Austin Pond Society 22nd Annual Tour – N9, N10


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N9 Mike and Ursula – Anderson Mill

Escape the summer sun in the shade of tall oaks. This pond will remind you of a secluded natural spring on a hill country ranch, but it’s perfectly at home in this Austin backyard. Water ambles down a 3-foot waterfall that looks like it’s been there forever into the 600-gallon rubber-lined pond nestled at the base of a large oak tree. The bog to the right resembles a spring bubbling up and trickling into the pond. Around the pond you’ll find native plants, driftwood from Brushy Creek and a cattle skull.


N10 Phil and Linda – Anderson Mill

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You’ll think you’ve just stumbled across a hillside spring in the Texas Hill Country. The ferns have matured since this pond was on the tour in 2013 and they’ll take your breath away. All of the limestone boulders used to construct this 1,200-gallon pond were dug or pried from this lot over the last 39 years. The site features a 3-foot grotto waterfall embraced by ferns and rock moss. The upper waterfall pool feeds two streams that flow down to two more fern-shrouded waterfalls and drops over a stone ridge into the main pool. Ask Phil about the ingenious solution he came up with to feed his lilies! Take a moment to sit on the patio and enjoy the tranquil sounds of the waterfalls and view the numerous birds, toads, cricket frogs and dragonflies that also share the enjoyment of this shady water oasis.

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Austin Pond Society 22nd Annual Tour – N8


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N8 Todd and Linda – Oak Knoll

Follow the meandering flagstone and decomposed granite pathways through this reclaimed hillside that has been transformed into a Victorian retreat that begs you to relax under the shade of huge oak trees. You’ll wander past stone-edged planter boxes filled with lush greenery and colorful impatiens as you come upon the 40-foot stream with 5 waterfalls. Cross the 832-pound limestone slab that bridges the stream and stop at the Victorian gazebo the owner constructed—a perfect vantage point for observing the 1,000-gallon pond with happy koi. Continue to the left of the pond and up the stairs to a shady arbor filled with tropical potted plants. Far below you’ll see another limestone patio and circular raised beds that echo the shape of the koi pond. This landscape makes the most of living on a steep hill that falls away from the house.

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Austin Pond Society 22nd Annual Tour – N7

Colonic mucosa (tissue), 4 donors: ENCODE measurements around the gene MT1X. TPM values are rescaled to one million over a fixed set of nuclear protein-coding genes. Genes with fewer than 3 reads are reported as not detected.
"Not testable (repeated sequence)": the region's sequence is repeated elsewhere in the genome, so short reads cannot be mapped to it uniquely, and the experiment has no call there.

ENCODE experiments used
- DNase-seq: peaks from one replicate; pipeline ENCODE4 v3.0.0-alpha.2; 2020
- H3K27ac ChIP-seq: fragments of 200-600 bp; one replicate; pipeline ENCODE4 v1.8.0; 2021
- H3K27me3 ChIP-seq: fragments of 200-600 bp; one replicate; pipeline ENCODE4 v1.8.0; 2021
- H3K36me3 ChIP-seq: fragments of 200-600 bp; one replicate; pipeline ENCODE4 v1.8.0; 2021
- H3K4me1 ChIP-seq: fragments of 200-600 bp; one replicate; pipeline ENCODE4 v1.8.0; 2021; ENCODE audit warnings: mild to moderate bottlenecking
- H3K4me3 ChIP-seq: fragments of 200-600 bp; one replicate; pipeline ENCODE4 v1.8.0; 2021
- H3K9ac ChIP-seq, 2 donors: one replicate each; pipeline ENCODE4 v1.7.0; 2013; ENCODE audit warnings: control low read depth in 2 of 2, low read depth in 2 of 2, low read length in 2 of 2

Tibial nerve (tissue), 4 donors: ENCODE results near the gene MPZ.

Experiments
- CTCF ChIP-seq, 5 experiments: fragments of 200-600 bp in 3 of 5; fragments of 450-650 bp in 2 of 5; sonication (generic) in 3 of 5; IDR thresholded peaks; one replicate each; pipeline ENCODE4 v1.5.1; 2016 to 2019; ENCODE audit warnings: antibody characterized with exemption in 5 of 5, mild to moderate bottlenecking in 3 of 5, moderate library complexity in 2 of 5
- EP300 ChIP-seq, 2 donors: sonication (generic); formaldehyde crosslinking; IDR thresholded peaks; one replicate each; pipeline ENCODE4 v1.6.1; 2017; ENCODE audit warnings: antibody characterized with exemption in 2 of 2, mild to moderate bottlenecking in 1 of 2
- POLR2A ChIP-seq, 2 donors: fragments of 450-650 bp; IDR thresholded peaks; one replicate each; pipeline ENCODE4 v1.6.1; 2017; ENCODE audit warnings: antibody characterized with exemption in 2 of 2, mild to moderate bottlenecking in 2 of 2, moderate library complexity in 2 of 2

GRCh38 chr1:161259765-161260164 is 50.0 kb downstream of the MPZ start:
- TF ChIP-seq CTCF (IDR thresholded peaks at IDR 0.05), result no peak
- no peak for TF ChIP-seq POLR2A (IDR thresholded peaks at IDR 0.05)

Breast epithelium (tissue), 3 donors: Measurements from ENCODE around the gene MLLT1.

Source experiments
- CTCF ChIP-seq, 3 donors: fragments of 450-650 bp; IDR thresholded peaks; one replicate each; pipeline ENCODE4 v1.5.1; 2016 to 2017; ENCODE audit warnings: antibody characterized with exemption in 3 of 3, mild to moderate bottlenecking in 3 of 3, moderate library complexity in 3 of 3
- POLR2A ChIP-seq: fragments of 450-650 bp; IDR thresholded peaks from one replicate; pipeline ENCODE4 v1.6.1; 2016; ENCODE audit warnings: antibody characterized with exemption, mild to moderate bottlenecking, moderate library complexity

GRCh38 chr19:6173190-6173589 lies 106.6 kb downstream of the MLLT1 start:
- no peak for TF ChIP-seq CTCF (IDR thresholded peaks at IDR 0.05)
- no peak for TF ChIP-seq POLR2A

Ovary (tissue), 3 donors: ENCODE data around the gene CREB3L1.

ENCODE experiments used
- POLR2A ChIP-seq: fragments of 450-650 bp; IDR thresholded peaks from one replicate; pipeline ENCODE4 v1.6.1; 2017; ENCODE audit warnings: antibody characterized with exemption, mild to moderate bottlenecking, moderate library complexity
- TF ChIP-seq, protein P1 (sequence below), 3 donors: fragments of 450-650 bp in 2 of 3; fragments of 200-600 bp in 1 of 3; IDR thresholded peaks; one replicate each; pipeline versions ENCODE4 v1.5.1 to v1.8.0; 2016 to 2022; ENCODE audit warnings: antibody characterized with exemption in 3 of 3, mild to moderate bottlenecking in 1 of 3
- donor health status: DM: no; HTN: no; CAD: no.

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N7 Mary and Fred – Pflugerville

The sounds of falling water and the music of wind chimes create a hideaway for the owners, as well as their neighbors. The 1,500-gallon upper pond is home to small koi and blue night-blooming lilies. A stream meanders down to the 2,500-gallon lower pond, which contains larger koi. Several life-size bronze statuary, including a girl on a tree swing with water jets spewing into the pond, complete this bucolic setting.

As with all of these slides, if you click on any one of them it will enlarge and then use the side arrows to move the pictures along. Press “Escape” to get back to normal.

Austin Pond Society 22nd Annual Tour – N6


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N6  Matt – Harris Branch

The layout of this backyard takes perfect advantage of the slope of the lot, creating a beautiful yard that evokes a woodland meadow, complete with driftwood, pine trees, flowering plants and a bog filter that mimics a spring bubbling out of the ground. The bog features a big cowboy boot (so you’ll know you’re in Texas!) and spills over into a stream, then into a 1,000-gallon pond that large koi call home. Kids will love to see that the koi swim right up to the edge of the patio, ready (and convenient) for feeding. Take the bridge across the stream to the seating area at the top of the yard. Spend some time exploring all the plants in the landscape around the ponds. Look for the way Matt incorporates herbs and other plants, making them an integral part of the natural landscape.

Amusing story about this pond: Matt built it for the original owner several years ago. He was given no specific directions – just a budget and a request to incorporate the pine trees she brought from California. So he built what he would have envisioned as his own backyard. When the owners recently moved, Matt bought the house, so now it is his backyard! This one is not to be missed.

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Austin Pond Society 22nd Annual Tour – N3, N4, N5


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N3   Anne – North Central Austin